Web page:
Striking a balance between saving, investing, paying down debt or enjoying the moment can be challenging, but a good first step is figuring out your priorities.
Once you’ve established your list, the big financial decisions in your life can start to feel more manageable.
You know you need to save, plan for retirement and keep your debt in check. But what does that really mean to you? It can be helpful to put the numbers on the back burner and think in terms of what you want your money to do for you, instead.
You might be planning for more than one of these things, or have completely different things in mind. “What matters most is prioritizing your goals, in writing, so that you can weigh them and make a plan to work toward them,” says Tom Rushin, vice president, division consulting manager at U.S. Bancorp Investments.
Debt is often thought of as universally bad. It costs interest and can hurt your net worth. But not all debt is created equal. “Using debt to help manage your finances can be a useful tool,” says Rushin.
Most people can categorize their debt into productive and nonproductive. For instance, you might consider your mortgage productive debt: It can help you build equity (and your net worth) and may help you qualify for a tax break. Student loans can also be thought of as productive debt — they may have been necessary to help you get an education that led to you earning your current income.
On the other hand, credit card debt, especially if it was accrued spending on things that don’t contribute to your net worth or financial future, is often considered nonproductive. “If it’s not contributing to your future, get rid of your debt as soon as possible,” Rushin adds.
Even productive debt can be unproductive when it carries high interest rates. “High interest rate” can be a relative consideration, so it’s generally a good idea to consider whether the interest you’re paying on debt is higher than the return you might receive if you invested the same money.
Even the best-laid financial plans can be derailed by an emergency. So, having a plan in place can be critical to achieving your goals, whatever they are.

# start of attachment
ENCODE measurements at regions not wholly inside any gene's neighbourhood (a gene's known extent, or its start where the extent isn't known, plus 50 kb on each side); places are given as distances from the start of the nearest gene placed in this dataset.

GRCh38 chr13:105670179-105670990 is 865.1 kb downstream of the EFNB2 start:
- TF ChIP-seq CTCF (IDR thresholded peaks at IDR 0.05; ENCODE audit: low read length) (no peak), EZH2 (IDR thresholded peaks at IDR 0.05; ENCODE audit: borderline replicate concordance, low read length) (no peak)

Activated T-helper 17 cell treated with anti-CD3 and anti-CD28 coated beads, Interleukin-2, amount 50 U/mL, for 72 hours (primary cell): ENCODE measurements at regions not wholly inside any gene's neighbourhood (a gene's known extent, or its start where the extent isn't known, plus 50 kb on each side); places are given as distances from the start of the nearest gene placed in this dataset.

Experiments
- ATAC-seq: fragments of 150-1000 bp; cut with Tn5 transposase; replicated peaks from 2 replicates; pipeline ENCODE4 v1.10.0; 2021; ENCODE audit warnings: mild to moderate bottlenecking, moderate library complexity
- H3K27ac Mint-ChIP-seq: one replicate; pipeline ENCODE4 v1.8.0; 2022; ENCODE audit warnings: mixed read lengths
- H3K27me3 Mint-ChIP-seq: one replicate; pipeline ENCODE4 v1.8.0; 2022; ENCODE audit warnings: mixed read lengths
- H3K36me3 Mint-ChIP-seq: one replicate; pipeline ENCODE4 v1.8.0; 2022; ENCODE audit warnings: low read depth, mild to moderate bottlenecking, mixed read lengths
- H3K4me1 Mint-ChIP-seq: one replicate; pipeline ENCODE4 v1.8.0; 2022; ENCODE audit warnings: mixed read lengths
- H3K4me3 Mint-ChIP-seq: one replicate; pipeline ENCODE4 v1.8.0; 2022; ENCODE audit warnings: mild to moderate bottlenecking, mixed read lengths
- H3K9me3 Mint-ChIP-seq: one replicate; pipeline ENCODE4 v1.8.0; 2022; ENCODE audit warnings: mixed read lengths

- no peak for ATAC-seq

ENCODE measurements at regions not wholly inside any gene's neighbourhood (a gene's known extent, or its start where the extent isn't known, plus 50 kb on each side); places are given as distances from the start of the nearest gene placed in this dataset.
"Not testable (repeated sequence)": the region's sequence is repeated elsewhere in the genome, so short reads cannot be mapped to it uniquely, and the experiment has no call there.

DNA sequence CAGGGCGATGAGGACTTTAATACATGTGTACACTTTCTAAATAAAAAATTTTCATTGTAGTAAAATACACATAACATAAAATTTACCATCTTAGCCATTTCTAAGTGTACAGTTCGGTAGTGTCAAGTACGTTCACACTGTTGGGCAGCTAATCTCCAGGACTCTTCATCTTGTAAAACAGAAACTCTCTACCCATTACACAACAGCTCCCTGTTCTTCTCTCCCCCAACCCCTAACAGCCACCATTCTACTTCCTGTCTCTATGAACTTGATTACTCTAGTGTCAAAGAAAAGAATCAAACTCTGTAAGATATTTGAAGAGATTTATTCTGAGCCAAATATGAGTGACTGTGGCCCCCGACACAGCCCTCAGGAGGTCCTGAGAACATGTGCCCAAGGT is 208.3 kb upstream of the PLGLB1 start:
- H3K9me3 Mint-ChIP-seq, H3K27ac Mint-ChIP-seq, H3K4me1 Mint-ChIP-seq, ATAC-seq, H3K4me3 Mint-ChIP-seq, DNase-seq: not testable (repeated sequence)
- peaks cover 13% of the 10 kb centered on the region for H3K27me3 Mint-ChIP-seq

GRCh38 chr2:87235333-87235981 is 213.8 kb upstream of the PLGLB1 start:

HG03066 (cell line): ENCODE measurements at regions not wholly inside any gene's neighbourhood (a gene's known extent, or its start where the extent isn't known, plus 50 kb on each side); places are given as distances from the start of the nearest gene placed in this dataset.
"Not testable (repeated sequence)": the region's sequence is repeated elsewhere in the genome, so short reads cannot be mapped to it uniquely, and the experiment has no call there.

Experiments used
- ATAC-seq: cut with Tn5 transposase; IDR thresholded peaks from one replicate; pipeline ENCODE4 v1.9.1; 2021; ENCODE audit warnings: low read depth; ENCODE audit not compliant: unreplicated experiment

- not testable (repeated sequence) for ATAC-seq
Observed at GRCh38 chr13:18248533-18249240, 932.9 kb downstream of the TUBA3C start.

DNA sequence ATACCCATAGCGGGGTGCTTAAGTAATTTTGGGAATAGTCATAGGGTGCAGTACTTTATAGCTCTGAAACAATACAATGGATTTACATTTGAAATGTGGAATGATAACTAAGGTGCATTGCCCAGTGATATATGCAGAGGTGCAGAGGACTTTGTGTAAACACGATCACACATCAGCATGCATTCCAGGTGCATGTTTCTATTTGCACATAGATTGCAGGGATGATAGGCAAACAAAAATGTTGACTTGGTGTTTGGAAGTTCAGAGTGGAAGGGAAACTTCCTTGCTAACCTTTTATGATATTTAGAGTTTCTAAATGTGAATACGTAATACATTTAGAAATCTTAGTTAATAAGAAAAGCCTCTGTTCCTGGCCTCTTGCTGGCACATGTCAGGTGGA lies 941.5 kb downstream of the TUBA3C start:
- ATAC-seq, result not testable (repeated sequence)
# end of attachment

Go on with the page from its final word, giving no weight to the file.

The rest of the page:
Rushin recommends having at least six months’ worth of your household income set aside for emergencies. If six months sounds intimidating, start with three months and grow your savings from there. Next, start to think about where you’re keeping it. Consider products that might earn you a higher interest rate than a standard savings account, such as a certificate of deposit (CD) or money market account.
If you have an emergency that requires a smaller amount of savings, you may want to think about using a home equity line of credit to pay for it. “You wouldn’t want to sell assets to cover an unexpected expense, so maybe taking on some low-interest personal debt would be better,” says Rushin.
Your emergency plan may vary based on your previously defined goals and financial situation.
How much money you set aside, and whether you choose to save it or invest it, will also reflect your goals and timeline.
Consider saving for shorter term goals, such as buying a house, as a savings account is more liquid than money in investment accounts.
Consider investing for your longer-term goals that will benefit from time and patience, such as retirement or paying for your child's education. Let’s say you want to prioritize saving for your child’s education.
When deciding how to invest for your goals, be sure to carefully assess your risk tolerance. According to Rushin, one of the most common mistakes people make is being too conservative with their investments. Talking to a trusted financial professional can help you assess the risk of different assets and which might work for you and your goals.
For most people fun is more of a day-to-day interest than a goal, but it’s still incredibly important to your quality of life — and your budget.
It can be helpful to think of fun in non-financial terms. For instance, if you value the family time you get on an annual vacation, the destination may matter less than making sure you get a break each year to spend time together. Once you’ve identified that core criteria, budgeting for fun can be easier. Some years, you might be able to vacation in Europe, other years you might go camping.
“Working with a financial professional can help. They can look at your wish objectively and say, ‘You have x amount of dollars you can spend on this,’” says Rushin. Incorporating enjoyable activities into your financial plan year-round, whether it’s a semi-annual vacation or weekly date nights, can help you make sure having fun doesn’t derail your fundamentals.
There are a number of theories for the best way to prioritize saving, investing, managing debt and enjoying life. These decisions are never cut and dry and what’s right for you might not be right for another person, even if you have similar financial situations.
How you balance your money generally depends on your life stage and personal goals. Knowing where you want to be five years from now can make your big picture financial balancing act much easier.
Learn about our approach to planning.